This is where the real magic of the spreadsheet comes in. It automatically calculates the number of backers at each reward level, and multiplies that by the cost per unit of each reward to calculate how much it costs to make and ship rewards to all of your backers. This will tell you all sorts of things: how many envelopes you’ll need to buy, how many weekends you’ll be spending with a cramped hand from writing all those thank you notes, and how many private performances you’ll be giving.

Doing it this way gives you a very strong grasp of just how much money and just how much work is really involved in doing your Kickstarter campaign. It’s easy to get in over your head with these things, and suddenly wind up with not enough money, too much work to create rewards, and overbudget on your actual project itself.

How to check if you’re being realistic

Once you’ve made up all these numbers for everyone, you have to ask yourself if you’re credible. You’ll want to compare your projection with numbers for the whole of Kickstarter, and see if what you’re expecting is at all typical. (pro-tip: if you think it’s okay to expect an atypically successful campaign, then you’re doing it wrong).

Kickstarter recently launched a stats page. It updates daily with aggregate numbers for Kickstarter. Most of these are interesting, but a lot of them aren’t the sort of thing you need to know to figure out whether you projections are any good. To do that, comb through all of Kickstarter’s blog posts in the data category. Or spend some time analyzing projects similar to yours with kicktraq.com.

Here are some rules of thumb you can use to check your projections:

  • The most common gift on Kickstarter is, at the time of writing, $25. This has been pretty stable for a while, but expect it to gradually rise.
  • The average gift in all of Kickstarter is around $70. For smaller artistic projects an average gift around $45 is totally realistic. An average gift near $100 is way out of the ordinary, and it probably means you’re expecting too many large gifts.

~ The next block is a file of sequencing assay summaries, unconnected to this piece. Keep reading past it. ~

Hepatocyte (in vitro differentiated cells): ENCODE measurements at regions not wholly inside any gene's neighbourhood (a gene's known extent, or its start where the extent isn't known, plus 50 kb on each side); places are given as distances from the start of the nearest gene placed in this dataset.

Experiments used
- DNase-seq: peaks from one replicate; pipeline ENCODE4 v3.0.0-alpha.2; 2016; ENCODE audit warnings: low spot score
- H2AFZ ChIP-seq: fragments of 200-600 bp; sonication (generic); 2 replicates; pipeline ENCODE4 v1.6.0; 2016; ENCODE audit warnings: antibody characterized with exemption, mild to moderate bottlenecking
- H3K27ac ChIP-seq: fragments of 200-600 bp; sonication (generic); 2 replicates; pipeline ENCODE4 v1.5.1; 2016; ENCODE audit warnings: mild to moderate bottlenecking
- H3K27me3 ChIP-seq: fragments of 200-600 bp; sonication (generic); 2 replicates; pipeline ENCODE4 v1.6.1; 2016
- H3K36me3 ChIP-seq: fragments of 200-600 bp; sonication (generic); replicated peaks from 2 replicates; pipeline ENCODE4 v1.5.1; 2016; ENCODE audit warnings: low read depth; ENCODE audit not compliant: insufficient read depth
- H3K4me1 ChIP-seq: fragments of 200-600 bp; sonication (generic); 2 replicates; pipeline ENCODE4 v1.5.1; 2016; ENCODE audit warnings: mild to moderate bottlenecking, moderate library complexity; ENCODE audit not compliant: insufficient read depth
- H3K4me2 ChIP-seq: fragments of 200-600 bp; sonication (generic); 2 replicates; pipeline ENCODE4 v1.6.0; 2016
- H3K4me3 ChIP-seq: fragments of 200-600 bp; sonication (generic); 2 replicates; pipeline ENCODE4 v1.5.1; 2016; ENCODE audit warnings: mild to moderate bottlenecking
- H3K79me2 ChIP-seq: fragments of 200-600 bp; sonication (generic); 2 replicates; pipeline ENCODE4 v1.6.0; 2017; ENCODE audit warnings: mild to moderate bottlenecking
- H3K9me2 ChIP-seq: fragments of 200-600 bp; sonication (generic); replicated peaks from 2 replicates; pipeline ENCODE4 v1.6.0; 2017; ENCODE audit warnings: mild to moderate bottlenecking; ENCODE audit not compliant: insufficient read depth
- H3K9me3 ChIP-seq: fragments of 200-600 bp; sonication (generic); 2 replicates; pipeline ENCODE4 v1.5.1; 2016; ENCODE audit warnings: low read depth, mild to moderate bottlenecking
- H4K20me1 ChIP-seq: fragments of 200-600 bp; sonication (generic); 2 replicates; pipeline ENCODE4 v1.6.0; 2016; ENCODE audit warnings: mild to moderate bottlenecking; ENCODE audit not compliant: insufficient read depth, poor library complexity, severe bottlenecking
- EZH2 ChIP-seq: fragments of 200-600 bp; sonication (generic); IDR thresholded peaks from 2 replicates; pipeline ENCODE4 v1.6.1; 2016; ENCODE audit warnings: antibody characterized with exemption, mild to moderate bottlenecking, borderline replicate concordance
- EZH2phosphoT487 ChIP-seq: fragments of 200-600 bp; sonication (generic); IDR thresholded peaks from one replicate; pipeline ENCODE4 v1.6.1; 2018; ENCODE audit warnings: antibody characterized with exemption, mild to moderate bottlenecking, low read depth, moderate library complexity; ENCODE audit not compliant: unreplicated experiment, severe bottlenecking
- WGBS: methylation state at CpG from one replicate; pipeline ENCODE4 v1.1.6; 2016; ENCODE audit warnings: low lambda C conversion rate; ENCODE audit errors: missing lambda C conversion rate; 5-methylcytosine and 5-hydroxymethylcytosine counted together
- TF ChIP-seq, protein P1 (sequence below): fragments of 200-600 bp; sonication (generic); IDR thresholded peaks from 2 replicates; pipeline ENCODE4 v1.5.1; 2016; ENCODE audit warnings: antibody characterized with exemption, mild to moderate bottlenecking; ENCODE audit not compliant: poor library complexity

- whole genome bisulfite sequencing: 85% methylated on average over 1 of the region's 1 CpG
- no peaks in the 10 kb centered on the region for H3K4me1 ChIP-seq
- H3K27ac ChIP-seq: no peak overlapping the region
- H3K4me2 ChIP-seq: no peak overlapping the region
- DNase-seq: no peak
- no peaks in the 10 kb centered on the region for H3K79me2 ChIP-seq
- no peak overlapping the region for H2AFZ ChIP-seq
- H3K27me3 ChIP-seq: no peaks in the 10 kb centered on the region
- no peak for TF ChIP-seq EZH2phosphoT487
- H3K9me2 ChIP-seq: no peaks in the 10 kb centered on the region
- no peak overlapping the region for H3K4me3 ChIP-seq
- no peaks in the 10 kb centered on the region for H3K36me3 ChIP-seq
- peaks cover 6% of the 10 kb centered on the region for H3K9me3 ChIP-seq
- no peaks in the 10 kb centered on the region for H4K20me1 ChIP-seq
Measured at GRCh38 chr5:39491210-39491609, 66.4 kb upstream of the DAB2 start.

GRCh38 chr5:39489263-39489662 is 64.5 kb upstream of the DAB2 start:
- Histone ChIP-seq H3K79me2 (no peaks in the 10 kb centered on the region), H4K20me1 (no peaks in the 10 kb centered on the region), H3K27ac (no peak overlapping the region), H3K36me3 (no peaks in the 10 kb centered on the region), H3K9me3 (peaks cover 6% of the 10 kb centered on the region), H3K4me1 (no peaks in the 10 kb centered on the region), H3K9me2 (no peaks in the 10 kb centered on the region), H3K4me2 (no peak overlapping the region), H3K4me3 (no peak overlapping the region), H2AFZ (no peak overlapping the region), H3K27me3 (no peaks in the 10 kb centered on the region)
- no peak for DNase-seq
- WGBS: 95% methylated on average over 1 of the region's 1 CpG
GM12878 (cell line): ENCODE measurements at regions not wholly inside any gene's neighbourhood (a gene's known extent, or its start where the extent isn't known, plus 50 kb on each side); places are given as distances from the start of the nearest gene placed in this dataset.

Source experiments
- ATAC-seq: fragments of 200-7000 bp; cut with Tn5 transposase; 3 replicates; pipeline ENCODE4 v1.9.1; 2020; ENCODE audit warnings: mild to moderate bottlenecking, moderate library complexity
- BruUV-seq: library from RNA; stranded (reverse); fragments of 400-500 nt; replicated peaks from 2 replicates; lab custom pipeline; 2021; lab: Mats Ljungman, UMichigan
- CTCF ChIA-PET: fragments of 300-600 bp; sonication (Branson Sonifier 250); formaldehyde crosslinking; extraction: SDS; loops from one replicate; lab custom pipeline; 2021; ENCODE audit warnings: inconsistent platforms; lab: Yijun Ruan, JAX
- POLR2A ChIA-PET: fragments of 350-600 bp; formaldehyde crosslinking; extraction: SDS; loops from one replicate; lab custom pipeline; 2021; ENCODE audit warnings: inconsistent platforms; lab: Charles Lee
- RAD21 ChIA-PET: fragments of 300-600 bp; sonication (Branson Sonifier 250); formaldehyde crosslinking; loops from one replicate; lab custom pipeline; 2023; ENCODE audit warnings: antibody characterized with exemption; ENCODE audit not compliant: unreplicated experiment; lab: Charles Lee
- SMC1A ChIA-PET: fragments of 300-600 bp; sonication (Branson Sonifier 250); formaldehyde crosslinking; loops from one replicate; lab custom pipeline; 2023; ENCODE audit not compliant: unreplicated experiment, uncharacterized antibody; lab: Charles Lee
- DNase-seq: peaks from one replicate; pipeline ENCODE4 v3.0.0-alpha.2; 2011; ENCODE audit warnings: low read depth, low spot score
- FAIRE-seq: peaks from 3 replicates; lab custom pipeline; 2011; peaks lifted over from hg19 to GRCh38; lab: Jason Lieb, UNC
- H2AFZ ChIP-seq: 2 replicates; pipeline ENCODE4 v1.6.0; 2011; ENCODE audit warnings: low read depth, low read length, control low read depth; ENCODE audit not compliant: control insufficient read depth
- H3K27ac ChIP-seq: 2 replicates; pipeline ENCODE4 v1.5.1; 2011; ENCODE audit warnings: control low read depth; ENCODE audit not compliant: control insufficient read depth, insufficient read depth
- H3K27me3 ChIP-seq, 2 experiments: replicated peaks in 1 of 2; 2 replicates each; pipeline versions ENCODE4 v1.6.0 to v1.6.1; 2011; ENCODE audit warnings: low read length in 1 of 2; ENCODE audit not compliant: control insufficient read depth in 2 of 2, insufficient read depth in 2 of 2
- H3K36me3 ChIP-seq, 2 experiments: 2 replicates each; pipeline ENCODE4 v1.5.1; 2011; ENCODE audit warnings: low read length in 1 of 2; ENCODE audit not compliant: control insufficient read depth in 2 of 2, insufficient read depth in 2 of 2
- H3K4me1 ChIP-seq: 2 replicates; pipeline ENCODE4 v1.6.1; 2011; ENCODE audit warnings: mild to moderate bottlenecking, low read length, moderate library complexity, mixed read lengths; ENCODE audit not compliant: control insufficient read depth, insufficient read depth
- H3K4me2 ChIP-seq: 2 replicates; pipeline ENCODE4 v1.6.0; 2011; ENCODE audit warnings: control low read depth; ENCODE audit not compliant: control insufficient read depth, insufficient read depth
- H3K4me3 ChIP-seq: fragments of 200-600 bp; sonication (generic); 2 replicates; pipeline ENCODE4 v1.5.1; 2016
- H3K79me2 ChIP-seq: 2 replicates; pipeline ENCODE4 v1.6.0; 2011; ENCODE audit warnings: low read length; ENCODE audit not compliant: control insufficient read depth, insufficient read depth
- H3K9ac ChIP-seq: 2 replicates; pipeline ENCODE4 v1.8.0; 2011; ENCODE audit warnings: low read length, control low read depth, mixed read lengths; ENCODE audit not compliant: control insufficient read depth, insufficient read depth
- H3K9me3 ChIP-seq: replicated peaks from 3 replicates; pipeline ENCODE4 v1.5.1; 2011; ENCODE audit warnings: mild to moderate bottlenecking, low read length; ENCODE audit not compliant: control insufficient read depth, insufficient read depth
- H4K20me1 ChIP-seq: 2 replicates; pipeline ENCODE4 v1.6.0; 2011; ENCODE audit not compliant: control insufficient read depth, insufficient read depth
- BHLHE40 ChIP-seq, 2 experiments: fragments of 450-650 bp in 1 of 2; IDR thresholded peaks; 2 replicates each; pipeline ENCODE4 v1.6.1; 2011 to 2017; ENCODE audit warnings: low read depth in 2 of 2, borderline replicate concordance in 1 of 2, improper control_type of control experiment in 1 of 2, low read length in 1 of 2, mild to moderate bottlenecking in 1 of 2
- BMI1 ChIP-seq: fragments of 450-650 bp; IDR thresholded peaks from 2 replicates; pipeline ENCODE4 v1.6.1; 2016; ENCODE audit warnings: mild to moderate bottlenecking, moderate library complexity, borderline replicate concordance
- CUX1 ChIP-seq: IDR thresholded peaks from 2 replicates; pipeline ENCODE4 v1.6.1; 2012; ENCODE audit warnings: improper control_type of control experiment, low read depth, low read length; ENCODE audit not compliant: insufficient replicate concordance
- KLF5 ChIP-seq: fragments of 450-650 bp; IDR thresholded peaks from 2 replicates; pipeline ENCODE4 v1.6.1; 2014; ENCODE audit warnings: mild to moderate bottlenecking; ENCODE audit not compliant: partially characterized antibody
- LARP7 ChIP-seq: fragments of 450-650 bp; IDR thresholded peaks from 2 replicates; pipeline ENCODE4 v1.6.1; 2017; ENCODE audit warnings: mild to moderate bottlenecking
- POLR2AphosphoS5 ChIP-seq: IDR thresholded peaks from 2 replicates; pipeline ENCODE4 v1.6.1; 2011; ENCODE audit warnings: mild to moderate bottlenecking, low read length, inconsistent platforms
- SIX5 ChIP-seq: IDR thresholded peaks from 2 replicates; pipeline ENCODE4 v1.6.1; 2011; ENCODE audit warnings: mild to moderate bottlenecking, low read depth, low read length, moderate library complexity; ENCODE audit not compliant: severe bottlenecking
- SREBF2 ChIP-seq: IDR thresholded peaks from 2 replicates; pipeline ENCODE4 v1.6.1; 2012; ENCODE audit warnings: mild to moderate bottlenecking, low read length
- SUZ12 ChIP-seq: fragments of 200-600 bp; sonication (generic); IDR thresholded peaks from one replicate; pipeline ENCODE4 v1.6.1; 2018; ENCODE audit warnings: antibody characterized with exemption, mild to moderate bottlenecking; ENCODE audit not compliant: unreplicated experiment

• A lot of people won’t back you. There’s no way to get good stats on this, but I’d expect a sizable chunk of your address book to flake out. If you’re counting on everyone in your address book backing your project, then you have a problem.

If your projections fit these rules, then they might still be off-target. But if your projections don’t fit them, then you’d better have a very good reason why, because they’re almost certainly wrong.

Strangers & no reward backers

This spreadsheet, and this technique, don’t take them into account. In my experience if you get anything like 15% of your money from strangers, you’re doing great. My spreadsheet doesn’t include a multiplier for this. I also don’t include people who’ll pledge for no reward. You’ll have a few of them. Both of these exclusions from the spreadsheet are for the same reasons: 1) keep it simple, it’s just an estimation anyway, and 2) always budget conservatively.

This way, the mistakes you’ll make in the planning process will make you safer in the long run.

I have lots of audience members I don’t know by name!

That’s awesome. Good for you. You’ve got to model their behavior in a more sophisticated way, based on what they’ve bought from you in the past. Very few people are in your situation, and you should count yourself lucky.

Also, do you really not know their names? Take another look at that mailing list. Take another look at your sales records. If you have an existing audience that’s great, but try hard to know who they are. It can only help you.

2 Responses

  1. July 6, 2012

    [...] discussions on how to use crowdfunding. ¬†First is Kevin Clark, a composer discussing how to plan your Kickstarter. He has a series of posts going, of which I’ve linked to the third such [...]

  2. November 18, 2013

    […] are expecting your campaign to be a runaway success with oodles of strangers trumpeting your cause, you’re doing it wrong. Most of your pledges will come from your friends, family and a small core of engaged […]